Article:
“May the days be endless, let the seasons drift; do not advance the action according to a plan” – words spoken by Adam Driver’s Jack Gladney in the cinematic adaptation of Don DeLillo’s famously unwieldy novel White Noise, but they also summarize Noah Baumbach’s approach in bringing to life a book no one thought could be translated to the big screen. The end result is meandering – aimless, even – but it represents Baumbach at his most creatively ambitious. With White Noise, he is given the opportunity to expand the scope of his filmmaking from the intimate, character-driven dramas he’s best known for to experimenting with different genres on a much larger scale. At its worst, White Noise is a hodge podge of ideas more than a coherent storyline, but at its best, it’s some of Baumbach’s most interesting and exciting work in years.
There is a family at the center of White Noise – they start talking at the beginning of the film and basically don’t shut up until the credits roll. Adam Driver is Jack Gladney, the family patriarch and accomplished Hitler Studies professor at the local university. His wife Babette (Greta Gerwig) keeps the household running, even as she experiences unexplained laps in memory that have her eldest daughter Denise (Raffey Cassidy) suspicious. There are also Jack’s children from a previous marriage, Heinrich and Steffie (played by Sam and May Nivola, who are real-life siblings, the children of actors Alessandro Nivola and Emily Mortimer), and their shared son Wilder. The blended family is a whirling dervish of thoughts, questions, and arguments, creating an elegantly staged dance as they carry out everyday household tasks.
There’s plenty that happens to them throughout the film, but the family is important, and their connection to one another is crucial. The constant buzz of activity between the siblings and their parents is what gives the film its life force, the titular white noise that distracts all from their inevitable march towards oblivion. Death takes up an enormous amount of space in White Noise, and the more they try to ignore it, the larger a shadow it casts over them all. Jack and Babette have a seemingly playful pillow talk argument early in the film about what order they’ll die in because neither can fathom the idea of outliving the other and being left alone.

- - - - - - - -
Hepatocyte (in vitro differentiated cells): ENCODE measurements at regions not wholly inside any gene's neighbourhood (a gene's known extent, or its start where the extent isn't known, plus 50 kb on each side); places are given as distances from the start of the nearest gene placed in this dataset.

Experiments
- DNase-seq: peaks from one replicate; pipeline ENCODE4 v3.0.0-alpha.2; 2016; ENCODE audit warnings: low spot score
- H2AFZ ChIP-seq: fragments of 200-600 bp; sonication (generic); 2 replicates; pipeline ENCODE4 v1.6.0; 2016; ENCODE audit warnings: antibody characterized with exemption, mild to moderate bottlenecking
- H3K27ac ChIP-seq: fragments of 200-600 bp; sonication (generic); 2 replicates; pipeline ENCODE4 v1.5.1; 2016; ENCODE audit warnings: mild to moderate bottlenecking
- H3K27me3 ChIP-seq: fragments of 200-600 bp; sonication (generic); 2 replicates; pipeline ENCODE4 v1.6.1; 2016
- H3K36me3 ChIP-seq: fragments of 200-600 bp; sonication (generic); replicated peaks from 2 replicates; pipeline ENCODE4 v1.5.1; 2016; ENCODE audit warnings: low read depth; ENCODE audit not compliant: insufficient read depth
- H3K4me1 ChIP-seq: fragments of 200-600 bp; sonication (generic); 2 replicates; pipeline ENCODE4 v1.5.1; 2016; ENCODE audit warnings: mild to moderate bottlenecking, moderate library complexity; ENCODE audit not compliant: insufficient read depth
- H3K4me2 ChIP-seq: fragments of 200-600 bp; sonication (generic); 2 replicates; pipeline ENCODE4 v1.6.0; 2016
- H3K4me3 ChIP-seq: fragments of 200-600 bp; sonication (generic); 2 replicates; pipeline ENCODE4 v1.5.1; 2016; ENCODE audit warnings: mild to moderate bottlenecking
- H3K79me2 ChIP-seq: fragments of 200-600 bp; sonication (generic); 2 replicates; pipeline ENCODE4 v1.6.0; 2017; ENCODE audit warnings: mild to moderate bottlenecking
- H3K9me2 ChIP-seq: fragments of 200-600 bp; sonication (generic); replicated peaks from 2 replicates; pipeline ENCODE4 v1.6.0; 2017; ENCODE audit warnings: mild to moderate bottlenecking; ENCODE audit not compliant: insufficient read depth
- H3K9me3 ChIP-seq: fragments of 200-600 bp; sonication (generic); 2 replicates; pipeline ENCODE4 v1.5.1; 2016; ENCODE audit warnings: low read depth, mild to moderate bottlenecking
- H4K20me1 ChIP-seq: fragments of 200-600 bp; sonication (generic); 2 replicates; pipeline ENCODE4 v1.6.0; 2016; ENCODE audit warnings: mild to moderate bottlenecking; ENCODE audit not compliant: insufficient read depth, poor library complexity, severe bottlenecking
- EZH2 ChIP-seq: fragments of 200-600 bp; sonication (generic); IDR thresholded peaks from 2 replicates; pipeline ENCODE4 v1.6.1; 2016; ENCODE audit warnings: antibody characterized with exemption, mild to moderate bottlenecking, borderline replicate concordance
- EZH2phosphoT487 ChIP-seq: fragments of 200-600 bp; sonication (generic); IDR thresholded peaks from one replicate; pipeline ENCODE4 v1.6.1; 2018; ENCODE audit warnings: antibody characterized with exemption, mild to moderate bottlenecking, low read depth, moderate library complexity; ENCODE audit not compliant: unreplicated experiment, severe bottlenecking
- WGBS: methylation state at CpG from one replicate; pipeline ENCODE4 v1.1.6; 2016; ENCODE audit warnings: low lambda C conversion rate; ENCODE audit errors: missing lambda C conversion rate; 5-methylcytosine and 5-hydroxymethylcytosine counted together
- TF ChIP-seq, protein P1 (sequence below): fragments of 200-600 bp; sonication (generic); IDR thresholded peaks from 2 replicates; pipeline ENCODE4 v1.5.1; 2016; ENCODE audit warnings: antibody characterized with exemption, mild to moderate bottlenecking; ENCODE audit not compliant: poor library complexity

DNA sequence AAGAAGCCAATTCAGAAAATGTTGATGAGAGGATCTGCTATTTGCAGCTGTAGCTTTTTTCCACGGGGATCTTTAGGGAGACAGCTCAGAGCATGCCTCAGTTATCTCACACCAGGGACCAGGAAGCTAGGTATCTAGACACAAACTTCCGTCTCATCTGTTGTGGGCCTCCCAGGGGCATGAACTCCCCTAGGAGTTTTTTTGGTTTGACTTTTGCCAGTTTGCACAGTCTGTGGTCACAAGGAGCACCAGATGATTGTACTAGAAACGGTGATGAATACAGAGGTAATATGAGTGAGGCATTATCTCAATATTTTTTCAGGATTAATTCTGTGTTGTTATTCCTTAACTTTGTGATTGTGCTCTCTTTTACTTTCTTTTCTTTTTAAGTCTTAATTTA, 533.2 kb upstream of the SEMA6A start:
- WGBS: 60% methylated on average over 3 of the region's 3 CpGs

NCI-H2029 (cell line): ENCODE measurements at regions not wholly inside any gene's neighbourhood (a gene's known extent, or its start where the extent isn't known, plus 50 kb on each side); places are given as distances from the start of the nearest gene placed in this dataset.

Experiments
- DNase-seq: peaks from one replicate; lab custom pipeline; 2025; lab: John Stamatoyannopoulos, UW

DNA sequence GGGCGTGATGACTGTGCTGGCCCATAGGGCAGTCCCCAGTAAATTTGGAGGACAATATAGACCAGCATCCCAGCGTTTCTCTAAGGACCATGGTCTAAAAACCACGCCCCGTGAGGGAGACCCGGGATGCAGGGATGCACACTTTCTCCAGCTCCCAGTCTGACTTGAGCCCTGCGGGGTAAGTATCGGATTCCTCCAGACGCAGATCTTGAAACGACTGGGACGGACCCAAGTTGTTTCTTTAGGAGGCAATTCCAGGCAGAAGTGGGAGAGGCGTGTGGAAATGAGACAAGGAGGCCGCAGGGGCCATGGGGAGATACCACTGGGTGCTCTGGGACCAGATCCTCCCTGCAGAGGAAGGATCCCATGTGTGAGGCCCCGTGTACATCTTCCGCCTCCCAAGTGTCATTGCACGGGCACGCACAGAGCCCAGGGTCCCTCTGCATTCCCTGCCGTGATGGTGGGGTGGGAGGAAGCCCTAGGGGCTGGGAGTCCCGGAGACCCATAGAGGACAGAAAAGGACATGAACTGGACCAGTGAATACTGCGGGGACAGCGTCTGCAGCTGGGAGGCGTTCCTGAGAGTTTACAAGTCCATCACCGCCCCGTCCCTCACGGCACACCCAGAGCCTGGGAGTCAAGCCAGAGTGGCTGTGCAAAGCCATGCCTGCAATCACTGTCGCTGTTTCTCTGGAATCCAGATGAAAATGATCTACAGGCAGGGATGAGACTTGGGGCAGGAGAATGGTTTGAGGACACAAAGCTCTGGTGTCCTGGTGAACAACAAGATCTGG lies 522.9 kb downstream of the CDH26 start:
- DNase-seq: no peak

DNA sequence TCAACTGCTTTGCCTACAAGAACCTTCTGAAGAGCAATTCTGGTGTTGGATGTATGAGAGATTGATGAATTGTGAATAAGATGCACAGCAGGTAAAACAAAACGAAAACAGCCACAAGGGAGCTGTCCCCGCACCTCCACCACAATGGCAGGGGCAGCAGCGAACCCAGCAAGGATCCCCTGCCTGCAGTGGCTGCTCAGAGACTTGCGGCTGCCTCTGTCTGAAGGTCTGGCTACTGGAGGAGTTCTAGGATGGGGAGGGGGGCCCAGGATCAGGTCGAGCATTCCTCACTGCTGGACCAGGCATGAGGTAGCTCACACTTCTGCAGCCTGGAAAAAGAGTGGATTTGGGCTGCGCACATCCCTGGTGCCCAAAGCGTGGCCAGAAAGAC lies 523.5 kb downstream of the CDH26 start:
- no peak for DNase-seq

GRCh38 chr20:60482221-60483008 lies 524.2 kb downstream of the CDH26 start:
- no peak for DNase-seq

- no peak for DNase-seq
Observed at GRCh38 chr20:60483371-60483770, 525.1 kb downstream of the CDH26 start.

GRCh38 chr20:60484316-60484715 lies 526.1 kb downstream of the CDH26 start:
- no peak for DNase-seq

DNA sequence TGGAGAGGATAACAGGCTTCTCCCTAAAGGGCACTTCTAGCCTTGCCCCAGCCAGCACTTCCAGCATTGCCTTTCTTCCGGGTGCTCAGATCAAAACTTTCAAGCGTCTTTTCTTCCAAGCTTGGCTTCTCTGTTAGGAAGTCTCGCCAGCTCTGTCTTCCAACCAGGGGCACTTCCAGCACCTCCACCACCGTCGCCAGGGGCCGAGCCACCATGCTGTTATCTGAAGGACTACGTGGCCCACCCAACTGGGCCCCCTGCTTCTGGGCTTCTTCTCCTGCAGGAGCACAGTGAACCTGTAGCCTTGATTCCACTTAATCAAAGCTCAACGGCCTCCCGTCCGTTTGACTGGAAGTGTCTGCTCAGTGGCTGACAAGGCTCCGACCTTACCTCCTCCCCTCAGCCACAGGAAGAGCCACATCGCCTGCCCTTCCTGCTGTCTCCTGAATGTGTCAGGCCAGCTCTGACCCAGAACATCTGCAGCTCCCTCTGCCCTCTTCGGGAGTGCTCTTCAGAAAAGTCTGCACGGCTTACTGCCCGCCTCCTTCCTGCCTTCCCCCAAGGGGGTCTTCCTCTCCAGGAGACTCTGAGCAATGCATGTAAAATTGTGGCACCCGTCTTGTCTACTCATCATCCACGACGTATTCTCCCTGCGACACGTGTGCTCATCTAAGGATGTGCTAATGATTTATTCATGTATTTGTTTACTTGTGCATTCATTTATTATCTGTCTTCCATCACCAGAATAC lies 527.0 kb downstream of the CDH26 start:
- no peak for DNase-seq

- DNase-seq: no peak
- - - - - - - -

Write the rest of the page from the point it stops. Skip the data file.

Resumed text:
Jack intellectualizes his fears while Babette looks at her young son, wishing he could stay a small child forever, dreading the passage of time that will first take him from her as he gains independence and ultimately take her from him. But despite their protestations, time moves inexorably forward, rushing by even as the characters seem to be stationary – stuck in bumper-to-bumper traffic while attempting to flee an airborne toxic event, for example – or engaging in comfortable every ritual, such as their routine trips to the supermarket.
There are certainly audience members who will find White Noise impenetrable – its narrative is meandering (when it follows a coherent plot at all) and exists in a heightened reality where upper-middle-class suburbia seems to glitch, for lack of a better word, every once in a while. But while its themes are occasionally dense and it often eschews traditional narrative devices altogether, White Noise rewards the viewer who is willing to simply go along for the ride. Although the novel was long considered patently unfilmable, Baumbach seemingly finds a sense of liberation in its lack of structure. It brings a broader scope to his traditionally intimate storytelling style. There are moments that feel almost Spielbergian in tone, others that are purposefully surreal and even abstract.
Aside from Baumbach’s surprisingly playful direction, the biggest draw of White Noise is its ensemble cast. Adam Driver is the axis around which the entire film revolves, equal parts grandiose and absurd. Greta Gerwig’s role is quieter, but she quickly establishes herself as the emotional heart of White Noise, reminding audiences that although she’s now an accomplished director in her own right, she’s still a talented actress when the occasion arises. The family unit operates like a well-oiled machine, with each of the children bringing a precociousness that wouldn’t feel out of place in a Wes Anderson film. The ensemble is rounded out with small but meaningful performances from actors clearly relishing the opportunity to have a little bit of fun, including Don Cheadle as one of Jack’s university colleagues, a professor determined to make a name for himself in the study of Elvis.
Bright and vibrant, dense and philosophical, White Noise defies easy categorization. It flits around from topic to topic, plot point to plot point, as the characters struggle frantically to avoid the thing that they’re all careening towards. It may not be entirely coherent, but it doesn’t need to be – it more than makes up for its lack of narrative thrust by being one of the more original cinematic events we’ve seen in quite some time. There’s just nothing else like it, and these days, that has to be worth something.